“The Final Chapter” when it comes to film titles is almost always a lie – take Friday the 13th (which has had 7 films since its final chapter), Saw, The Omen, Puppet Master…okay, “Amateur Porn Star Killer 3: The Final Chapter” (a real film, apparently) is the exception to the rule. But you get the idea. It’s a marketing ploy, pure and simple, to get people who enjoyed the first film in a series back on board. And given I’m writing this, it worked on me.
Without having seen parts 2 or 3 (I’m okay with that life choice), it would seem that this one starts the instant that part 3 ends, with Yancy Butler (remember her from “Witchblade”?) waking up from a seemingly fatal encounter with a croc, finding it still alive and shooting it again. She’s a poacher turned gamekeeper, literally, and the events of previous films have led to the main croc lake being entirely surrounded with an electric fence. We also get British former soap star Paul Nicholls playing…you know what? I must have not been paying attention when they said what his job was. He’s not the Sheriff, he’s not the gamekeeper, maybe he’s in charge of the fence? He’s there, and he’s eye candy, and he can carry a gun, and that’s all we need to know. The Sheriff is played by Elizabeth Rohm, formerly of “Angel”, a few years of “Law and Order” and a bunch of other things, including my dreams J She’s lovely, and despite being far too glamorous-looking to be the sheriff of some rural town, performs like someone who’s not aware her career has hit the “part 4 of giant monster franchise” level.
Yancy Butler strolls round, being a wisecracking badass and doing a terrible job of it (while she can do physicality well, the quips and one-liners do not suit her at all), and the crocodiles stroll round being almost entirely silent. Not even the sound of them disturbing the undergrowth is heard as they sneak up on their prey, and they’re also apparently mostly invisible (even if you’re looking fairly close to where they are, you won’t see them until they try and carry you off). If the idea of giant lumbering creatures being almost invisible and making no sound is okay with you, you’ll do fine with this film.
After all this delightful setup, the film then breaks down into three different parts, presumably for budget reasons (the three groups don’t meet up again until right at the end). We have the kids first – the Sheriff’s daughter, Nicholls’ son, and their schoolmates, off on a camping trip to a different lake with a different beach. I need to relate this bit as it’s so brain-buggeringly stupid – the bus driver, possibly in the film to remind us of the first one’s Oliver Platt, is a bit of a rubbish pervert, watching a woman in her underwear gyrate via his phone while driving. After almost crashing, he puts the phone away…for about a minute, then just goes back to the least erotic erotica, completely missing his turn and driving through the accidentally opened gate into the realm of the crocodiles. Now, I can just about believe he missed it. Whatever. But no-one went “hey, driver, why did we go through that gate that said NO ENTRY?” As a method to deliver the cannon fodder to the scene of their death, it’s pretty lame.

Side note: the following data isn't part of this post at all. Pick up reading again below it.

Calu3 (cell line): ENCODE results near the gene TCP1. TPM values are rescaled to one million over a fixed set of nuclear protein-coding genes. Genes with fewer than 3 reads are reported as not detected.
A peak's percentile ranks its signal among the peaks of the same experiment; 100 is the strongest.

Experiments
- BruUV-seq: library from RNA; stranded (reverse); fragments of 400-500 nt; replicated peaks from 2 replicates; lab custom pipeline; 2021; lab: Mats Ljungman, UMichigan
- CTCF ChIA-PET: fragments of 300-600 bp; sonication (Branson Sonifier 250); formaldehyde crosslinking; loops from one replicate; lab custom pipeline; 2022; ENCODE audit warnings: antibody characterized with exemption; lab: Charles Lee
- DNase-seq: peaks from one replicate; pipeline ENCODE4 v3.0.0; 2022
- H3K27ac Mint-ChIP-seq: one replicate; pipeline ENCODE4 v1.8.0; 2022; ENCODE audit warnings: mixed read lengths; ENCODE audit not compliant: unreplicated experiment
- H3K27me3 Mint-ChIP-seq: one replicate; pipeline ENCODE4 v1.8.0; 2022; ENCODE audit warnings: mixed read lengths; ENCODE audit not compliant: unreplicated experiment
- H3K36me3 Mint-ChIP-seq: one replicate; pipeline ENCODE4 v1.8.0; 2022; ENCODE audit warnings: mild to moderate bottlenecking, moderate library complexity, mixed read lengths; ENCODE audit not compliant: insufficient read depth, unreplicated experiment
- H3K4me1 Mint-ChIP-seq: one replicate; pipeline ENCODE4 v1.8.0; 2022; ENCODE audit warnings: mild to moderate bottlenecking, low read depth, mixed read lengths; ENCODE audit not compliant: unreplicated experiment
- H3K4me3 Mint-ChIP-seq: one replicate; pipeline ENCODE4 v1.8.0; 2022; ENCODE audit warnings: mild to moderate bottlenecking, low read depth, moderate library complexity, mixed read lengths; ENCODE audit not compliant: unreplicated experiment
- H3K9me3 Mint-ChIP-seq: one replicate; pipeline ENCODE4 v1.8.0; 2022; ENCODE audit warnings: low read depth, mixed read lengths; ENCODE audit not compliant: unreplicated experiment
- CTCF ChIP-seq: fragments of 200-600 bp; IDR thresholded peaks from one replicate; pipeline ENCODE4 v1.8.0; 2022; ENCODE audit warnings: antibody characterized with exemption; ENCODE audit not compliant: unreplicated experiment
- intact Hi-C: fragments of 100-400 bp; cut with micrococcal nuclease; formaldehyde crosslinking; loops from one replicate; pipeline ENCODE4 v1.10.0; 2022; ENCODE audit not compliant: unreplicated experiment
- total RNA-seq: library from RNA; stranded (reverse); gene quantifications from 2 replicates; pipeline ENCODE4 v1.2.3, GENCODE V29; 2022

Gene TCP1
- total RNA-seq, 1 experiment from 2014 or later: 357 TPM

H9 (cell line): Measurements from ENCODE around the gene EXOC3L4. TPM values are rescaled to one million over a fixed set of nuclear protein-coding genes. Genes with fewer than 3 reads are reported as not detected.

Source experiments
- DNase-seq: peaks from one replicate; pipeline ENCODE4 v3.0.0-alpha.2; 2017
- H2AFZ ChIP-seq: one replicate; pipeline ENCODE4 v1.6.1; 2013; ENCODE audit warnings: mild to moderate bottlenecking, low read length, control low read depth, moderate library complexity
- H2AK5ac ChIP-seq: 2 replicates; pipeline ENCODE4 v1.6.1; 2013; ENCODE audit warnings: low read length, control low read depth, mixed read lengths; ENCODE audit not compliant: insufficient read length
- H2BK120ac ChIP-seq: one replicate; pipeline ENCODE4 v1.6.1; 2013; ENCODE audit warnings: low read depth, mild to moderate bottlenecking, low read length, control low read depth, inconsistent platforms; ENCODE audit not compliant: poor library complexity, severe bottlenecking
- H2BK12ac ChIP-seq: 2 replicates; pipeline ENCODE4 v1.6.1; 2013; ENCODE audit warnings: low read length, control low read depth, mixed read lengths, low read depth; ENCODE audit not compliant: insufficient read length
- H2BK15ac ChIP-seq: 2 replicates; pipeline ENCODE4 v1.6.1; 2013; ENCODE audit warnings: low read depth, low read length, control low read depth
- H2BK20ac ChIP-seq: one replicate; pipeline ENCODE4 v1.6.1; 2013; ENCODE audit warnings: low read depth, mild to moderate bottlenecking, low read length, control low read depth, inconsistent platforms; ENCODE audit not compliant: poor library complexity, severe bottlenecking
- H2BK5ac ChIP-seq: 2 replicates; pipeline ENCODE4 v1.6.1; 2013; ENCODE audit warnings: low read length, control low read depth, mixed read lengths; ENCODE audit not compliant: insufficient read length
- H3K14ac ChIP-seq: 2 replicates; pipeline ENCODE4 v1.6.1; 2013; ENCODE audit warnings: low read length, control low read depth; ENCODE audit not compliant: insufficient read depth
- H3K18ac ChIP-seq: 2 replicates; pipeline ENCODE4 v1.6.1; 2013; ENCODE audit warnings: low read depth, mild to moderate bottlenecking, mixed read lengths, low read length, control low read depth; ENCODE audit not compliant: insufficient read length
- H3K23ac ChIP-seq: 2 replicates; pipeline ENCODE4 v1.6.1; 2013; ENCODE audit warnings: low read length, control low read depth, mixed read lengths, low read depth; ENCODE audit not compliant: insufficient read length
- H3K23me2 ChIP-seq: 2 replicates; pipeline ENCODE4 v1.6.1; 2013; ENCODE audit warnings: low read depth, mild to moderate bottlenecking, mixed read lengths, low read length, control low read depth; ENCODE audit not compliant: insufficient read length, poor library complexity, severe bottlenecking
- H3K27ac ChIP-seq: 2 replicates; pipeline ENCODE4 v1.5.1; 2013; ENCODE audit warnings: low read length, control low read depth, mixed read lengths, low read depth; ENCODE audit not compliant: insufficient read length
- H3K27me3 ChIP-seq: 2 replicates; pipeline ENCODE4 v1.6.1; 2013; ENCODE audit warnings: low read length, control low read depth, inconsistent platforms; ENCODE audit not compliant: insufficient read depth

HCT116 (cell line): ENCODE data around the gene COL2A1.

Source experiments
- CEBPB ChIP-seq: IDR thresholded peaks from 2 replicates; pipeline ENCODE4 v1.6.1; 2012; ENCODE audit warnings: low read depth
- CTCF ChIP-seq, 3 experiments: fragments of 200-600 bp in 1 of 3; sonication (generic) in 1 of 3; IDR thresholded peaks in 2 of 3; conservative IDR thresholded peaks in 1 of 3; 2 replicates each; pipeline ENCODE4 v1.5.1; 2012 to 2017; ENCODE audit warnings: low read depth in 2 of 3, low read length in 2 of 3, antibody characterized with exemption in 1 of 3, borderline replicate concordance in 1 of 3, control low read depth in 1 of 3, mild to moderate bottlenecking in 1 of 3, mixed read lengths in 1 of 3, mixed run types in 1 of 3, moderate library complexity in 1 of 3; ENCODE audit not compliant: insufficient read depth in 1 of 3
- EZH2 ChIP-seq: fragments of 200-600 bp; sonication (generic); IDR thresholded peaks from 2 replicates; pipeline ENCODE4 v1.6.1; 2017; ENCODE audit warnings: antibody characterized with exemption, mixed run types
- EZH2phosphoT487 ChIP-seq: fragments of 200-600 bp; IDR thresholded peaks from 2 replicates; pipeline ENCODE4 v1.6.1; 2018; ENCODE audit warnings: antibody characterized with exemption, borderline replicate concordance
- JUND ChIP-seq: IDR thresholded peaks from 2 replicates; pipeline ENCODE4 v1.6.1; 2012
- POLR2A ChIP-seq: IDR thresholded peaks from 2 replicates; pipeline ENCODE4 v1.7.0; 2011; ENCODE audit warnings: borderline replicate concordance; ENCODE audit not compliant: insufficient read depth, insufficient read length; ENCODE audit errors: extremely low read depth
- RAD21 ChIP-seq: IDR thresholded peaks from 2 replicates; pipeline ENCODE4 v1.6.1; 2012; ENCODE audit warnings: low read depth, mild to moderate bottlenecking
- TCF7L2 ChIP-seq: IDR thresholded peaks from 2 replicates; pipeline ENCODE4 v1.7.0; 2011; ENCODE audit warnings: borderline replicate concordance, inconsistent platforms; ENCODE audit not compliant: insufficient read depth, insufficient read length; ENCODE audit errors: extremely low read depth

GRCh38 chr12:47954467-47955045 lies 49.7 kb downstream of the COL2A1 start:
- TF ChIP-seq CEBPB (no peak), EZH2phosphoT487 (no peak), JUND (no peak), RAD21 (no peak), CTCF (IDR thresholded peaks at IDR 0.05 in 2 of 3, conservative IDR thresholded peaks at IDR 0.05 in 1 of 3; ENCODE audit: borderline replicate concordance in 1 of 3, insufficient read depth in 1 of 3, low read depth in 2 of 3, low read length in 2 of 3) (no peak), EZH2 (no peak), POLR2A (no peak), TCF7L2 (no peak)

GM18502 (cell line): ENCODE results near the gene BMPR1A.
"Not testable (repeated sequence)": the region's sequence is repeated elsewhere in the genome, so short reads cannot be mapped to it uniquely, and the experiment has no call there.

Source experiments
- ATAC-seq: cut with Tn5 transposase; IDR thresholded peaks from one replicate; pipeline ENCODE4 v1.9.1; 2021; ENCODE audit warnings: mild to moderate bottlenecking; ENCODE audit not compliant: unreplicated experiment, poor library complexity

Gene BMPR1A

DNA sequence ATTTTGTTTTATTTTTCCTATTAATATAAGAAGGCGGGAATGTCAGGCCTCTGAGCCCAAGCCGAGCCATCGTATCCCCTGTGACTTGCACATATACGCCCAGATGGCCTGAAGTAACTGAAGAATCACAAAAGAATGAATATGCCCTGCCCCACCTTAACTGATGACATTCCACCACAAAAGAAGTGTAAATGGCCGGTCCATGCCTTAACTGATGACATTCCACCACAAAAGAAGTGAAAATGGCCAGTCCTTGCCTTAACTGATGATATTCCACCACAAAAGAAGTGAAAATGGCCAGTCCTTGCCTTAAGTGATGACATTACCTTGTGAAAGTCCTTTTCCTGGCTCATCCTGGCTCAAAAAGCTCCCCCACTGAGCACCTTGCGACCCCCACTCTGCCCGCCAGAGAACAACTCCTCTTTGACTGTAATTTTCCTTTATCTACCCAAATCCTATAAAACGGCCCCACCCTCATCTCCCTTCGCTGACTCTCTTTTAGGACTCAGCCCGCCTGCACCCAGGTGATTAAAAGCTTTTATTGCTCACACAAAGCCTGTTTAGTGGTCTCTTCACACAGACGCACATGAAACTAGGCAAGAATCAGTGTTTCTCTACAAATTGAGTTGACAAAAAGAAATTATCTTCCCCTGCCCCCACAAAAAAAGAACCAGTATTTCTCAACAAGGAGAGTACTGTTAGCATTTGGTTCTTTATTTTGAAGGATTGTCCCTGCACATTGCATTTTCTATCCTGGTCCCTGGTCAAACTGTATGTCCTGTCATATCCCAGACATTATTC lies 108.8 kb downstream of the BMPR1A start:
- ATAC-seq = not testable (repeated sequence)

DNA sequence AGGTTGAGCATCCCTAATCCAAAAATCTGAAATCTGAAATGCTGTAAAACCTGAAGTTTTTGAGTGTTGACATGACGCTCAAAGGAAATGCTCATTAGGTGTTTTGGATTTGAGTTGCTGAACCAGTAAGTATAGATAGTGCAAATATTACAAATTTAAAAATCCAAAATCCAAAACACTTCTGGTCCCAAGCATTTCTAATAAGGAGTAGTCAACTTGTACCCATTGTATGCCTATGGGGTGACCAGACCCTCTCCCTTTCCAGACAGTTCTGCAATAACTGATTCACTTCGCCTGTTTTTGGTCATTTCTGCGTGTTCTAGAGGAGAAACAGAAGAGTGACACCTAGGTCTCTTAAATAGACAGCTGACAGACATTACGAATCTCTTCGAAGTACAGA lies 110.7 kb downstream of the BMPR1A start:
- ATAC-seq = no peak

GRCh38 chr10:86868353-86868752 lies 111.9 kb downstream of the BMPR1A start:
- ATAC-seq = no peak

We then get the poachers, the least of the three parts. Robert Englund and his pals are hunting crocs for some reason, and are absolutely the worst shots in the world. They inevitably get attacked by a big ‘un, and while it pauses for a few seconds they all shoot at it from maybe 20 feet away. Do any of them hit? Do they heck! But this incompetence is not just limited to the humans, as we get a croc POV shot. The croc kills someone, but is seen to move past one of the hunters to get one further away. Did the first guy smell bad?
The grownups have all sorts to do – try and calm down the locals, unconvincingly flirt (Nicholls and Rohm, for two such attractive people, have zero onscreen chemistry, and Nicholls is maybe the weirdest kisser I’ve ever seen on camera) and eventually go back to the lake to look for their missing children. The three storylines eventually merge again, and the only thing left to wonder about is who’s going to die before the final wisecrack is issued over the final corpse of the final croc (apart, of course, from the one who appears right at the end, as they always do in films like this, just to let everyone know this series will go on as long as there are people willing to pay to see it).
The bit in the middle, where the humans are trying to avoid the crocodiles, is just boring. The CGI animals have no weight to them, and can neither be heard nor seen til its too late, robbing every scene of any drama or tension. The film itself doesn’t seem that bothered, with continuity errors aplenty and one scene where our heroes are rescued by a boat and a harpoon gun, manned by three people we’ve never seen before and don’t see again (I can only guess they’re stunt doubles who they were expecting would be further away from the camera). Yancy Butler makes a reference to “Lake Placid”, despite the fact none of the films in the series are actually set on Lake Placid, it was just a cool title for the first one. Someone is eaten by piranhas at one point, it would seem, despite…you get the idea. Two of the main cast (Nicholls and Caroline Ford) are English, but speak with American accents, despite there being another character with an English accent in the film.
It’s not all bad, though. Despite my monster-sized Rohm crush, most of the eye candy in this film is of the male variety, a refreshing change. Actually, looking back through my notes, that’s pretty much the only positive I can find. Plenty of acting talent wasted (including Caroline Ford, one of the teenagers, who did a lot with the little she was given) on what I now hope is the end of the series.